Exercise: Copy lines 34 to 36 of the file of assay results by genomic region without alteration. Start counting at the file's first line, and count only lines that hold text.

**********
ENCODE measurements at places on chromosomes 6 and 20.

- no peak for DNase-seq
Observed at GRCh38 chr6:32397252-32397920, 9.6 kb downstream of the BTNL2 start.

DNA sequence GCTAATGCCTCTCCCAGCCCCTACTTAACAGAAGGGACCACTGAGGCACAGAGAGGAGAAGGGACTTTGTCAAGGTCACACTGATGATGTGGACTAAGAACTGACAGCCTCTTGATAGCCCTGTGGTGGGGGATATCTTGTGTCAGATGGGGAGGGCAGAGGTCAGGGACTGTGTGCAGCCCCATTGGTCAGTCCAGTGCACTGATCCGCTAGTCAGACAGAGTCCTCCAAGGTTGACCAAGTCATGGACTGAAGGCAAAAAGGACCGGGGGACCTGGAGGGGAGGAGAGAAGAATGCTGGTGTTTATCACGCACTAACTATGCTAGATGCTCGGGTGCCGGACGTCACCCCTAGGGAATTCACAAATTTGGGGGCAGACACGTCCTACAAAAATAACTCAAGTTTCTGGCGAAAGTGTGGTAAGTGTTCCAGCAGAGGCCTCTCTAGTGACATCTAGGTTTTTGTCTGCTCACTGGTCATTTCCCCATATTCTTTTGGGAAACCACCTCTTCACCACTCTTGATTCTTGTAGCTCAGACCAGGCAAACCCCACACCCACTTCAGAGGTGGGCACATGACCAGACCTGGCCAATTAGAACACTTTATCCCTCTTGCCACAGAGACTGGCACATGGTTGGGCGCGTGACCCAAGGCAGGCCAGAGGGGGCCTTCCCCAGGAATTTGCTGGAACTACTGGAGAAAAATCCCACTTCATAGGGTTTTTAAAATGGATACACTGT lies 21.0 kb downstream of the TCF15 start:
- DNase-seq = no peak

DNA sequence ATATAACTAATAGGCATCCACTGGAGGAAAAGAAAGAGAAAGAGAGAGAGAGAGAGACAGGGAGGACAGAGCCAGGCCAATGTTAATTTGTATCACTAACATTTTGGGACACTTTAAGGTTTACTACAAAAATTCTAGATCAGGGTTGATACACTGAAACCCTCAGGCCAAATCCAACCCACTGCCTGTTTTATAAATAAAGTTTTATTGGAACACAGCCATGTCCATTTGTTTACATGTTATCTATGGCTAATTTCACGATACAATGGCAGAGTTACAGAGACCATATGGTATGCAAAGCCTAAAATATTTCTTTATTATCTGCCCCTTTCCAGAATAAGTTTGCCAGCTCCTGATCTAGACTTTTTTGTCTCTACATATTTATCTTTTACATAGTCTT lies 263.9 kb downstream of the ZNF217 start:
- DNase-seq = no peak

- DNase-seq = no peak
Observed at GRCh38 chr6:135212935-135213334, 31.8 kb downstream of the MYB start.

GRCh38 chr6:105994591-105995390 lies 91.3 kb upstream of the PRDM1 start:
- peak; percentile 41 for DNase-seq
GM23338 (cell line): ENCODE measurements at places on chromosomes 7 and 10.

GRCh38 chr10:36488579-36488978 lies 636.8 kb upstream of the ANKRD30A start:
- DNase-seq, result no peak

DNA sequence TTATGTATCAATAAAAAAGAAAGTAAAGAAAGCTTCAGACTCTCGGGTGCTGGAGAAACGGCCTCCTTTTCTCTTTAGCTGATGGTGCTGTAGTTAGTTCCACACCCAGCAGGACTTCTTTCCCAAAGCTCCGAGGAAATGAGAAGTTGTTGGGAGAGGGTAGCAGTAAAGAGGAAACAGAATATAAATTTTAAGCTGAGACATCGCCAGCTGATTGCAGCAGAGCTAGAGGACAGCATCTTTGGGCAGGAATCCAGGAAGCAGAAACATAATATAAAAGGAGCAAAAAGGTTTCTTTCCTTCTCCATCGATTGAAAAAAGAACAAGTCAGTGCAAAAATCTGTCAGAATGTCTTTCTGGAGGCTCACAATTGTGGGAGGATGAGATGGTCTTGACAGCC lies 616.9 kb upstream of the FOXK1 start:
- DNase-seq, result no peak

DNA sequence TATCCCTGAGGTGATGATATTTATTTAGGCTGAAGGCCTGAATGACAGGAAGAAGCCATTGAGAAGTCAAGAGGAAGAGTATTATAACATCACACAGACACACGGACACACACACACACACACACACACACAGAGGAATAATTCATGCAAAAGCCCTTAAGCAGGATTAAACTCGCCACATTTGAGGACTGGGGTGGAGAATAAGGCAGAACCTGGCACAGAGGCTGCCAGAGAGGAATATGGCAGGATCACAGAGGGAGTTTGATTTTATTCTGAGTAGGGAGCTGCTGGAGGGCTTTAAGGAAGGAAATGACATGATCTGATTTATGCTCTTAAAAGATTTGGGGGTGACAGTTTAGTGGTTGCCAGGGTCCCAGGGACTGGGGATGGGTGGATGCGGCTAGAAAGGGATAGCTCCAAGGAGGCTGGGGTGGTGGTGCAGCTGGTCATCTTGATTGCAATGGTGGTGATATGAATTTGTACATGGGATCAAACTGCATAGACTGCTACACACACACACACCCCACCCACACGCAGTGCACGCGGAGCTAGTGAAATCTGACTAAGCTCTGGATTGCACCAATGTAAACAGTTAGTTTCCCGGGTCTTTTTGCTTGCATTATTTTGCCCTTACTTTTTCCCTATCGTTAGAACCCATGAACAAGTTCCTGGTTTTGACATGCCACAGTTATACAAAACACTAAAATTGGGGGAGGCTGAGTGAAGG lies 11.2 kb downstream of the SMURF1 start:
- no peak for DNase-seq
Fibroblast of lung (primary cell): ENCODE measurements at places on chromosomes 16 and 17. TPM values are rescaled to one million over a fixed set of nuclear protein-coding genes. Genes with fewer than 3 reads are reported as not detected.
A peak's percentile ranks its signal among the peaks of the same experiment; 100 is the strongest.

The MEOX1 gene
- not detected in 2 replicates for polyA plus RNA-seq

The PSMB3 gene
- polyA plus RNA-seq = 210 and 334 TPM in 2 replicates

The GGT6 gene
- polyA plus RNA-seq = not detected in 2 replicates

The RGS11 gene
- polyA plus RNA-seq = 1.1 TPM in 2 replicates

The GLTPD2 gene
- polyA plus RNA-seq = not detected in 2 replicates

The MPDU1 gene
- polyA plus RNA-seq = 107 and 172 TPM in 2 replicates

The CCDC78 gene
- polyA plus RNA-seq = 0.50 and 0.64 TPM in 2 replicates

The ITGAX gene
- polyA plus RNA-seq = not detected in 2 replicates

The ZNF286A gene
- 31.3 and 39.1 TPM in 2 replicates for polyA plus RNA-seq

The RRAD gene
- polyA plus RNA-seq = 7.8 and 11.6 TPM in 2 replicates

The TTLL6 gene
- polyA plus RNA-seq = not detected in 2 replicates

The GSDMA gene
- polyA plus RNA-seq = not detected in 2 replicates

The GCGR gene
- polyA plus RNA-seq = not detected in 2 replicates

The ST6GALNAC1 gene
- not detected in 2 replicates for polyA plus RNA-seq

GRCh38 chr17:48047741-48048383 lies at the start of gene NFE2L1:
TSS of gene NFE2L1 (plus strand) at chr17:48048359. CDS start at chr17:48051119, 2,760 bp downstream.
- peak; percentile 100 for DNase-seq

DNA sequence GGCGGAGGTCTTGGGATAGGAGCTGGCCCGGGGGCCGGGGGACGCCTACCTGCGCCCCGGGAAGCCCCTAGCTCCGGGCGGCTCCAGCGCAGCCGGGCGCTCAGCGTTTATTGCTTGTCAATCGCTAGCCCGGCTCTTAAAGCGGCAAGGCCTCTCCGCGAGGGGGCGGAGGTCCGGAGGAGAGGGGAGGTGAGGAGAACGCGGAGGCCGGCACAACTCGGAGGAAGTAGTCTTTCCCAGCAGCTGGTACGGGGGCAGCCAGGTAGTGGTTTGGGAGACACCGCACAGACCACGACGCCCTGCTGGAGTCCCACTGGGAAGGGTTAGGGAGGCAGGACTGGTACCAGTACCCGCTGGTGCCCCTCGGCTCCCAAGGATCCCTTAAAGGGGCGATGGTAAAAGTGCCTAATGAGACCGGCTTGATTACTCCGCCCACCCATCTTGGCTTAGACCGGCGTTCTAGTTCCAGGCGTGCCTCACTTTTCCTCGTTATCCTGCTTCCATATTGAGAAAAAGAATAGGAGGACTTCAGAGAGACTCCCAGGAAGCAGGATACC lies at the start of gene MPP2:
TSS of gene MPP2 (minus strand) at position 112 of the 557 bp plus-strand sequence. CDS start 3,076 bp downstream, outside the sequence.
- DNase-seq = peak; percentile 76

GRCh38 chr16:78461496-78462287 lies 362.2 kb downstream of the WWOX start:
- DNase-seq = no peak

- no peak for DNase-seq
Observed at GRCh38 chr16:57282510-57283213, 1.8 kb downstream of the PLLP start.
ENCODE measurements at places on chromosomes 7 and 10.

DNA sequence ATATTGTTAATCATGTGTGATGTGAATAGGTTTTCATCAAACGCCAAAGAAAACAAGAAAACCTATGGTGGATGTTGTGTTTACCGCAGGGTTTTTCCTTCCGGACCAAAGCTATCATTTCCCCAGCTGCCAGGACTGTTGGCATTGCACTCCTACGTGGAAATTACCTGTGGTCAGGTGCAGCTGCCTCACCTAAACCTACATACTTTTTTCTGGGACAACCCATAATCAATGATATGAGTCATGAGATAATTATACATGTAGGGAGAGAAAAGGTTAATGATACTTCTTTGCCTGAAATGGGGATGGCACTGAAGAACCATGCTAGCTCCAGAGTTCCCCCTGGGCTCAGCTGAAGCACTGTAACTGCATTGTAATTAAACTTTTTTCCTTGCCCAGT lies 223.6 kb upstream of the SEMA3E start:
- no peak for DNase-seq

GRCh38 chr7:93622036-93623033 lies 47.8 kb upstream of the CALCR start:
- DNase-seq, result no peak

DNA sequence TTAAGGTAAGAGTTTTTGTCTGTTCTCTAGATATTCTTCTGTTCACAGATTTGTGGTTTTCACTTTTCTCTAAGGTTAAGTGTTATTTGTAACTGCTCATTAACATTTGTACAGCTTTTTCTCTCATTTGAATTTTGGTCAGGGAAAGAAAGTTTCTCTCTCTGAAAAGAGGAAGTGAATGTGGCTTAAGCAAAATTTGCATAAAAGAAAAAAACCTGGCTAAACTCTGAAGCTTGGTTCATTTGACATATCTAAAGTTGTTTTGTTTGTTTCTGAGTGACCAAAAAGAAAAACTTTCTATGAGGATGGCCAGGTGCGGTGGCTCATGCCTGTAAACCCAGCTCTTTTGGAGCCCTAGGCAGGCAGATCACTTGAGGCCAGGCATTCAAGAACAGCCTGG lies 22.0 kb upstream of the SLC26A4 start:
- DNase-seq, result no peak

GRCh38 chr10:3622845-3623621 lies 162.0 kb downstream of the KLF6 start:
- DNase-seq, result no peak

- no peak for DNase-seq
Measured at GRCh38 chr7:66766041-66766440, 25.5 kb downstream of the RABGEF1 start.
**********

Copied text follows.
- polyA plus RNA-seq = 0.50 and 0.64 TPM in 2 replicates

The ITGAX gene
- polyA plus RNA-seq = not detected in 2 replicates